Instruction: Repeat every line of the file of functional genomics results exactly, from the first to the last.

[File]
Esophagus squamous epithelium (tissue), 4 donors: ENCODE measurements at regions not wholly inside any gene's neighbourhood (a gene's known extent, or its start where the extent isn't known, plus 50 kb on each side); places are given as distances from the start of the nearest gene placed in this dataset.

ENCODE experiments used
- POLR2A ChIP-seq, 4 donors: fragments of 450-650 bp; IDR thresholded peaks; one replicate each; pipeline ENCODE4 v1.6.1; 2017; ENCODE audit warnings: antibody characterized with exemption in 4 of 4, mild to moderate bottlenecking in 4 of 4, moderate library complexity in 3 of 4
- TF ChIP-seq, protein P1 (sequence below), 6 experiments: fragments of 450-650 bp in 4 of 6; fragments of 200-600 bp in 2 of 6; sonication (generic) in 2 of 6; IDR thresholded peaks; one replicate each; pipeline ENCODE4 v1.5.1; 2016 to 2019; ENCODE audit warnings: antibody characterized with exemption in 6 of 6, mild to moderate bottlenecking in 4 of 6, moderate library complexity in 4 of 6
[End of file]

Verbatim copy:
Esophagus squamous epithelium (tissue), 4 donors: ENCODE measurements at regions not wholly inside any gene's neighbourhood (a gene's known extent, or its start where the extent isn't known, plus 50 kb on each side); places are given as distances from the start of the nearest gene placed in this dataset.

ENCODE experiments used
- POLR2A ChIP-seq, 4 donors: fragments of 450-650 bp; IDR thresholded peaks; one replicate each; pipeline ENCODE4 v1.6.1; 2017; ENCODE audit warnings: antibody characterized with exemption in 4 of 4, mild to moderate bottlenecking in 4 of 4, moderate library complexity in 3 of 4
- TF ChIP-seq, protein P1 (sequence below), 6 experiments: fragments of 450-650 bp in 4 of 6; fragments of 200-600 bp in 2 of 6; sonication (generic) in 2 of 6; IDR thresholded peaks; one replicate each; pipeline ENCODE4 v1.5.1; 2016 to 2019; ENCODE audit warnings: antibody characterized with exemption in 6 of 6, mild to moderate bottlenecking in 4 of 6, moderate library complexity in 4 of 6